We got the keys to our liitle French cottage on Friday, 9th November 2007 at 5 pm. Having spent our first night in the hotel in the village, the next morning we wandered up the hill towards the château and our new home after breakfast. It was a bright but chilly morning and the house felt extremely cold.
Barrie and Lucie had suggested we went to a vide grenier which was taking place at Beaulieu-lès-Loches, to look for any bits and pieces that might come in useful. We had brought with us a basic set of crockery and cooking utensils, also some camping chairs. Obviously, as all the furniture was unexpectedly (but thankfully) gone, we needed a lot of stuff. One thing we wanted to buy was a doorbell as Mme had taken the original, along with everything else.
Whilst we were there, we bumped into and were introduced to Pascal, the plumber in our village. This was lucky as we needed to engage his services to get the chimney swept. This would have to be done ASAP to comply with our insurance policy so that we could light our fire. (We also needed to order some logs from Michel, the log merchant.)
Our next stop was the bed shop in Loches and somehow between us we managed to get a king-size bed into our VW Golf - the base was in two pieces with wooden slats and the mattress folded in half to stuff into the car. Barrie and Lucie helped us to winkle it back out of the car and into the house. That was one hurdle over.
In the afternoon we started the clean-up. To be fair, it was not very dirty at all. There were certainly a few cobwebs and some dust but otherwise nothing too gruesome. Barrie and Lucie had loaned us their vacuum cleaner for the weekend and, with the few cleaning materials we had brought with us from home, we soon had the downstairs clean enough. So far, so good.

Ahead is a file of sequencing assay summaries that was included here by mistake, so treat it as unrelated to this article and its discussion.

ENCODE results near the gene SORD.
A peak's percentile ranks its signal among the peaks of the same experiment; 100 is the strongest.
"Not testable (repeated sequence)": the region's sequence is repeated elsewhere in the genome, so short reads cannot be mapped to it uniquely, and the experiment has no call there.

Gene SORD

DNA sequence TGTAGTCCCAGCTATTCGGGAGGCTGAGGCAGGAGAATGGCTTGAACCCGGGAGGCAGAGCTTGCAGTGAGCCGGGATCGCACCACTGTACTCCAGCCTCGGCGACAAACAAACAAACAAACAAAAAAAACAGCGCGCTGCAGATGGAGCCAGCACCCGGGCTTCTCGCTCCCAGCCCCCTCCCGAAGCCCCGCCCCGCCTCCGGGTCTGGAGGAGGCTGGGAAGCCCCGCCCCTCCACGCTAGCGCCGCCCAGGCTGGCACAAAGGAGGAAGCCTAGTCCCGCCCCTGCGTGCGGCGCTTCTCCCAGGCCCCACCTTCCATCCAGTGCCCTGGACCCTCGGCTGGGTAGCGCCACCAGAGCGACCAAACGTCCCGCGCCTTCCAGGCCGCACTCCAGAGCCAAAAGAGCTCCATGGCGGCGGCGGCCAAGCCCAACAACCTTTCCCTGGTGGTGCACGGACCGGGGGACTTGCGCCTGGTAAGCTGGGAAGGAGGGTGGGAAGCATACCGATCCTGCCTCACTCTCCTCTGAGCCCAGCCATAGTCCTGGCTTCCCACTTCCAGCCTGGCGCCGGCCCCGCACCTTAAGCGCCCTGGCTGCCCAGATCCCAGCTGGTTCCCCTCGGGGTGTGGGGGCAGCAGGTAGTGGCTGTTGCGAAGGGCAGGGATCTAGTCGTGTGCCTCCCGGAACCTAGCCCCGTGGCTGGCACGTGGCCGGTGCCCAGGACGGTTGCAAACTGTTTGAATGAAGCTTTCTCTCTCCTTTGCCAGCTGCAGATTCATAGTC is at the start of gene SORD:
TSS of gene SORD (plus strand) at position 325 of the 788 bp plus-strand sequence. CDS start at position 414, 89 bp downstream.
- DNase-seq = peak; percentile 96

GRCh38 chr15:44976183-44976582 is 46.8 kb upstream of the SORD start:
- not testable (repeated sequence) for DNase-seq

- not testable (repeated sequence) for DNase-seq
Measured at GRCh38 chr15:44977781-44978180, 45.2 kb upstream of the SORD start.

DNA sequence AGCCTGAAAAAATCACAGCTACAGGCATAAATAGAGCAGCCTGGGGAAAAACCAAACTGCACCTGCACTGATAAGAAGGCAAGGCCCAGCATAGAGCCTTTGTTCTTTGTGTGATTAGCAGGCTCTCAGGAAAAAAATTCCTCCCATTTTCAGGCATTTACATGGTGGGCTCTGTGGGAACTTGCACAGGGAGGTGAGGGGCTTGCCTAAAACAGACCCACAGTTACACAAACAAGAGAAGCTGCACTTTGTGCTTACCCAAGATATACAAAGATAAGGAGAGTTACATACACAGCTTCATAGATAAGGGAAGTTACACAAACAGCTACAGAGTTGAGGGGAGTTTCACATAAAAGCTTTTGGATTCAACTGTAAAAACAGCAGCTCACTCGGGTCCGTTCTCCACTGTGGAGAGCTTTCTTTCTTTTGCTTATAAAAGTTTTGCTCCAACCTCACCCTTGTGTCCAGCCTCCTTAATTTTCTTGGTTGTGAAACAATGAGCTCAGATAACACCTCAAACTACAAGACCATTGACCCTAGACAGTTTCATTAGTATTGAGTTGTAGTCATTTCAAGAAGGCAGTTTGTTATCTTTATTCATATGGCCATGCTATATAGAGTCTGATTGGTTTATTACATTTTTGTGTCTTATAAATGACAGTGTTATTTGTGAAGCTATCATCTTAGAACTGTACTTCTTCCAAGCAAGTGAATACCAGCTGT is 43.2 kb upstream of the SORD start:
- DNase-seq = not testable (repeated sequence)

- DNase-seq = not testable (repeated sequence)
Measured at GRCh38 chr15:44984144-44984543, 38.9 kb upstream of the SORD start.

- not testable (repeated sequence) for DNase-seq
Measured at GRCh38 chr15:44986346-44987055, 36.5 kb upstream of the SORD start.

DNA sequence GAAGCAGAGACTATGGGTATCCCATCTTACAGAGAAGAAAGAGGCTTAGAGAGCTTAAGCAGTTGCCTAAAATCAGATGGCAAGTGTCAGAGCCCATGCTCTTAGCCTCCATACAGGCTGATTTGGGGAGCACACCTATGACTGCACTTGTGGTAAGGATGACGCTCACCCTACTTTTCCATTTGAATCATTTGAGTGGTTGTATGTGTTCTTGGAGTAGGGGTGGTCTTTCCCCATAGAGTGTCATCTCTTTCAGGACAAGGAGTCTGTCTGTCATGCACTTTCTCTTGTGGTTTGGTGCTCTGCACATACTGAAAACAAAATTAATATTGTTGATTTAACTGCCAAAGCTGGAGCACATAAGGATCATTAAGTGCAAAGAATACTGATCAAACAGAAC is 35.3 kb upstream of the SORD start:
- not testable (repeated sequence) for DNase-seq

We spent a second night in the warmth and comfort of the hotel and the next day was Sunday. It was also Nick's birthday and Armistice Day. We watched the parade through the village in the morning and followed the procession into the little square behind the church where speeches were made and ALL the names of villagers who had lost their lives in the two wars were read out. It was very moving and this was our first taste of village life in rural France. We were somewhat overwhelmed to think we had just become part of this village and I would go as far as to say we felt rather humble, too.
Afterwards huge numbers of people wandered up to the Salle des Fêtes where there was wine and nibbles for everyone, including us. Barrie and Lucie introduced us to the Maire and one or two other people. We met a few of the English residents, too, including Alex and Nicole, who had almost finished renovating their first gite and who Barrie thought might be interested in doing some gardening and handywork for us. In the afternoon we pressed on with the cleaning, making notes of shopping we would need to do pretty soon; light fittings, loo roll holder, blind for the bathroom, table, saucepans.... the list was endless. With all our available electric heaters going full blast, the house was just beginning to feel slightly warmer than freezing. We were very much looking forward to getting some logs organised so that we could light a fire in our magnificent fireplace.
We retired to the hotel for our third and last night. We were the only guests and ate alone in the dining room that evening as we celebrated Nick's birthday and our first days of French village life. Tomorrow night would be the first in our own little house and we were looking forward to it very much. Neither of us mentioned it to the other but we were also very nervous, too.
Jean, I've really been enjoying the story about how you and Nick found and bought your house in Le Grand-Pressigny. The pictures and writing make it come alive. Thanks, KenReplyDelete
Ken - glad you like it. Don't know if you've noticed but I've started putting the hyphen in. My little survey showed that where anything official and important was concerned, the hyphen was there.ReplyDelete
Jean, Congratulations for doing such a great job in so little time! That fireplace looks really inviting. It must be great sitting in front of it on a chilly autumn or winter day. MartineReplyDelete
Martine - it looks lovely, doesn't it ? But wait for the next installment.........ReplyDelete